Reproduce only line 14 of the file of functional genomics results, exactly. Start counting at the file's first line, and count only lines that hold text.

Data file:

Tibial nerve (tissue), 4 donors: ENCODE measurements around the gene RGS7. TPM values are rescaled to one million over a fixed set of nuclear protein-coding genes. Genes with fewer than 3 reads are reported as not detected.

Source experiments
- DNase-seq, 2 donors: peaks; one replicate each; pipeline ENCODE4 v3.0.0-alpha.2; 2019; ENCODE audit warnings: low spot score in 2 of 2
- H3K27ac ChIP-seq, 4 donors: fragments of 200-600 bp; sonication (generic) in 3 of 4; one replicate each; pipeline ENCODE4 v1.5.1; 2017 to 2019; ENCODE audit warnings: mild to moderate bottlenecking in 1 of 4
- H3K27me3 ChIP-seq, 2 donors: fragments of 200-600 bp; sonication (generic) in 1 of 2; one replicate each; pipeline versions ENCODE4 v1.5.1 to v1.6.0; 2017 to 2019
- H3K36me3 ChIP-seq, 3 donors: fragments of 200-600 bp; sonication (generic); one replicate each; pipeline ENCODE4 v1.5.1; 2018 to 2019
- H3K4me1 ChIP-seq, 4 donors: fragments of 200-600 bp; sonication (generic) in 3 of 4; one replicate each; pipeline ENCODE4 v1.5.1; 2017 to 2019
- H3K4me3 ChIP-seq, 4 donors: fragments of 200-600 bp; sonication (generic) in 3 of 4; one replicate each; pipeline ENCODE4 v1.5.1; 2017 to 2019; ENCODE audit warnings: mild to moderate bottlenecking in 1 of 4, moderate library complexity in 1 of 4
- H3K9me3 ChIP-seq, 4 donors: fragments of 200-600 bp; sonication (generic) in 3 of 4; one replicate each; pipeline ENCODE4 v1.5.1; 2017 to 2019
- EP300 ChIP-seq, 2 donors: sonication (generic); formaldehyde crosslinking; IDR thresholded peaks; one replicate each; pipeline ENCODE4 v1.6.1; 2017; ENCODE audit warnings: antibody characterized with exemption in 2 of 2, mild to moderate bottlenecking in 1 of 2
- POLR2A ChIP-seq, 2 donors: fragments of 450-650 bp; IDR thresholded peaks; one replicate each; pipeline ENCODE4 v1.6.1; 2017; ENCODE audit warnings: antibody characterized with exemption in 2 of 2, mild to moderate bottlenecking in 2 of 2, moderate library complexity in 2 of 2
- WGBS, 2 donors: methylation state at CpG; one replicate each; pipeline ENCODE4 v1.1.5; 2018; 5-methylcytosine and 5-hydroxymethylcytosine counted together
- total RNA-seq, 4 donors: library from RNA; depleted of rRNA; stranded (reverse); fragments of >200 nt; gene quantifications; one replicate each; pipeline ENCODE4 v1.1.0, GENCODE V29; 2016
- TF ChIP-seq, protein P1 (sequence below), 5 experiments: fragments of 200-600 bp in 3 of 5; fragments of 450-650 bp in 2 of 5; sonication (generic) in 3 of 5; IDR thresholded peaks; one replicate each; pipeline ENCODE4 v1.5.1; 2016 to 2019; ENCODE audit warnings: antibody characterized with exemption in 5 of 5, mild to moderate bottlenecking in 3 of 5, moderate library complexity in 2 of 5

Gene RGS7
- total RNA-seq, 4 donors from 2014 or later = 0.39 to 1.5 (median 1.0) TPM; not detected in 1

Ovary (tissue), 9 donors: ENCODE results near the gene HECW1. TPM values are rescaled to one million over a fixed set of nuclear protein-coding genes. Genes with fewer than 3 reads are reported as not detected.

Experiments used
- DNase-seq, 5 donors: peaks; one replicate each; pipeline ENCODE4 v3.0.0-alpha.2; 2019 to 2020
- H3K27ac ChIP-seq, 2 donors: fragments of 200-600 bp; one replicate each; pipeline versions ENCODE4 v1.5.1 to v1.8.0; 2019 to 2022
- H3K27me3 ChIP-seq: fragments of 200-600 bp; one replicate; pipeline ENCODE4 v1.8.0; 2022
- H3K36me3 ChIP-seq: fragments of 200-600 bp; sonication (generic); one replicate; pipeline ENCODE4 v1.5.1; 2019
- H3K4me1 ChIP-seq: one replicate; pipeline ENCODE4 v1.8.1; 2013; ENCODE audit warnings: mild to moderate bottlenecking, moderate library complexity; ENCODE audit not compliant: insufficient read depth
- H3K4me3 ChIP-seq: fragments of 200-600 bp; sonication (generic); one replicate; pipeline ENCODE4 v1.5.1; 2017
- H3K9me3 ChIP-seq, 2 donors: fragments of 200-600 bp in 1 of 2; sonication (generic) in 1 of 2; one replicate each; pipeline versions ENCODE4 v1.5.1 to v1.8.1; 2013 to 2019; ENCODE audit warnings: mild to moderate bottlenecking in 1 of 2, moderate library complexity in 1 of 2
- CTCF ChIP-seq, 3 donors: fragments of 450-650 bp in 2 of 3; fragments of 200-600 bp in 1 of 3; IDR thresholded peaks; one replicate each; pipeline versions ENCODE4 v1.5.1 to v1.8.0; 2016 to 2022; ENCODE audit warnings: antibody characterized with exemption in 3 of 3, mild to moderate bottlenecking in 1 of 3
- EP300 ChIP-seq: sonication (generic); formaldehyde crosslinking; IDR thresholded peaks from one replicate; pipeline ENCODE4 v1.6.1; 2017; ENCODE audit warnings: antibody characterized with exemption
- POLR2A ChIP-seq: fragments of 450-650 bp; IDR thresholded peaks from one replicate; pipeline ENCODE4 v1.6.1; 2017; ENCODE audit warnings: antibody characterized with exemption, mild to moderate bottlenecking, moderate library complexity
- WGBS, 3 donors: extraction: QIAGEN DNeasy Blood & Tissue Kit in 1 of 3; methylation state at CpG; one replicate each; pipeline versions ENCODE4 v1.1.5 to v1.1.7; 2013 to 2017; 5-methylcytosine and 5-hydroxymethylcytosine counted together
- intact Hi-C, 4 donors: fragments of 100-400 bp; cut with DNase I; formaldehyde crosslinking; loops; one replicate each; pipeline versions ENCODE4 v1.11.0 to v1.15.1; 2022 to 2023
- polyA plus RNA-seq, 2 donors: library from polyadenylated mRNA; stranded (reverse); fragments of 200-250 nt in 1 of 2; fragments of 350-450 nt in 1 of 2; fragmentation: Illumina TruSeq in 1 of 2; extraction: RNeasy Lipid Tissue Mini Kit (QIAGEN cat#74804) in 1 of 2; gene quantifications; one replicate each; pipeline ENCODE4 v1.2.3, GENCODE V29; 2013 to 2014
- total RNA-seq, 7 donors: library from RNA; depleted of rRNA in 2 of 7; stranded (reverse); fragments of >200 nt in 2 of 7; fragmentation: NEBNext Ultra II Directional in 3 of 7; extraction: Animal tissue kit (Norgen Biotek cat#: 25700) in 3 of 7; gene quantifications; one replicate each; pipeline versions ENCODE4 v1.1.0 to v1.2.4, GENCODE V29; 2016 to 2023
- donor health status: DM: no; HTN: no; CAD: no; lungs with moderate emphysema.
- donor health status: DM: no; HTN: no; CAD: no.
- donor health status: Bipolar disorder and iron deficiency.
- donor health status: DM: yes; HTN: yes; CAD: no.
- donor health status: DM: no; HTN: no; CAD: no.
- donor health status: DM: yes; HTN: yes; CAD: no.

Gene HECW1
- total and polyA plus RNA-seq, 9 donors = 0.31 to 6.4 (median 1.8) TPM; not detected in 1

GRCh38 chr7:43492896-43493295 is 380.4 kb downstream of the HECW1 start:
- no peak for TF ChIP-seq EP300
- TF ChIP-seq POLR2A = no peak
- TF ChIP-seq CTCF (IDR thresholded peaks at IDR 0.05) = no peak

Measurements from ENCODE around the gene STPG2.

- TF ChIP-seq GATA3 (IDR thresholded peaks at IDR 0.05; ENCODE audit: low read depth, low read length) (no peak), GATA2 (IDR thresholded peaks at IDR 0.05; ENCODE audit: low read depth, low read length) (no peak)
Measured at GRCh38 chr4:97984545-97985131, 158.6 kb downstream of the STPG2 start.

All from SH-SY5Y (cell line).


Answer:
- TF ChIP-seq, protein P1 (sequence below), 5 experiments: fragments of 200-600 bp in 3 of 5; fragments of 450-650 bp in 2 of 5; sonication (generic) in 3 of 5; IDR thresholded peaks; one replicate each; pipeline ENCODE4 v1.5.1; 2016 to 2019; ENCODE audit warnings: antibody characterized with exemption in 5 of 5, mild to moderate bottlenecking in 3 of 5, moderate library complexity in 2 of 5